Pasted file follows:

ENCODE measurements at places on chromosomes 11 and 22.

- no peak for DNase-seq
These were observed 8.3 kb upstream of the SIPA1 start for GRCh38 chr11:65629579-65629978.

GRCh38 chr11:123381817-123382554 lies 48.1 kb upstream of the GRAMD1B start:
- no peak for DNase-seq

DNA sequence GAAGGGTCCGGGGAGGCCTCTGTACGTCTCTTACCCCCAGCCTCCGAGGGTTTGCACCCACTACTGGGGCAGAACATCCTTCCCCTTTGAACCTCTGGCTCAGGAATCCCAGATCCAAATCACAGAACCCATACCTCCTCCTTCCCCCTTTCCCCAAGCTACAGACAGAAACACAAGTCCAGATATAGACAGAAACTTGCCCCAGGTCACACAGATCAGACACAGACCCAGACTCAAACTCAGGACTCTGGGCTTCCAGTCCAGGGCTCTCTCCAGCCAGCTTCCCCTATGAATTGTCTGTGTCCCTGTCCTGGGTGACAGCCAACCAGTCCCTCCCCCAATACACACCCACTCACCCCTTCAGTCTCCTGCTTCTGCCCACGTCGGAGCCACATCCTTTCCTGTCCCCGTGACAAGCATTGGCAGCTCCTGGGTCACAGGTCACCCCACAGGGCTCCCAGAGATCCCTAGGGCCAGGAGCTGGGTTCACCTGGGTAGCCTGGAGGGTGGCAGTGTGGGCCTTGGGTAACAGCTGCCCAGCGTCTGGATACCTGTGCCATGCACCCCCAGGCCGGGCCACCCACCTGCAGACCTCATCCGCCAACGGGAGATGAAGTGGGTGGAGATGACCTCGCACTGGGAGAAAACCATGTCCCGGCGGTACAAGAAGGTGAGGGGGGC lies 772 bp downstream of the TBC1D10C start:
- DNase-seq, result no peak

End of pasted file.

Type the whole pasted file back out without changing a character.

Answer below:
ENCODE measurements at places on chromosomes 11 and 22.

- no peak for DNase-seq
These were observed 8.3 kb upstream of the SIPA1 start for GRCh38 chr11:65629579-65629978.

GRCh38 chr11:123381817-123382554 lies 48.1 kb upstream of the GRAMD1B start:
- no peak for DNase-seq

DNA sequence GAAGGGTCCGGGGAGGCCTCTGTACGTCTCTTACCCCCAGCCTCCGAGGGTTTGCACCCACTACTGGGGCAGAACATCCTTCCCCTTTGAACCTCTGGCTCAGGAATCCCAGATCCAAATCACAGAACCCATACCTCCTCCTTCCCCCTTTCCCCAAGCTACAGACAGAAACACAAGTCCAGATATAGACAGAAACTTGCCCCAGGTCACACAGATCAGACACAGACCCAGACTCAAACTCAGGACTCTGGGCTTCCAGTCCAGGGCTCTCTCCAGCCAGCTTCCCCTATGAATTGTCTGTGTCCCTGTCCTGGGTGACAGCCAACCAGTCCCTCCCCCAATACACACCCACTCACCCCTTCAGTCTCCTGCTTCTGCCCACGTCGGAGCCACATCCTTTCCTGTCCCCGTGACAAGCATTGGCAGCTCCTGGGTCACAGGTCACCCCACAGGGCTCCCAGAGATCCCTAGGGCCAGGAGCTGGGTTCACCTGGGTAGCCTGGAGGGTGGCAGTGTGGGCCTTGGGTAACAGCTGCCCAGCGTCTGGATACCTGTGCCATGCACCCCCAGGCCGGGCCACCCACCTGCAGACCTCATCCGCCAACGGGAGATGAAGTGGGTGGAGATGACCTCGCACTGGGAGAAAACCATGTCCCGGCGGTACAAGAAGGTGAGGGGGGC lies 772 bp downstream of the TBC1D10C start:
- DNase-seq, result no peak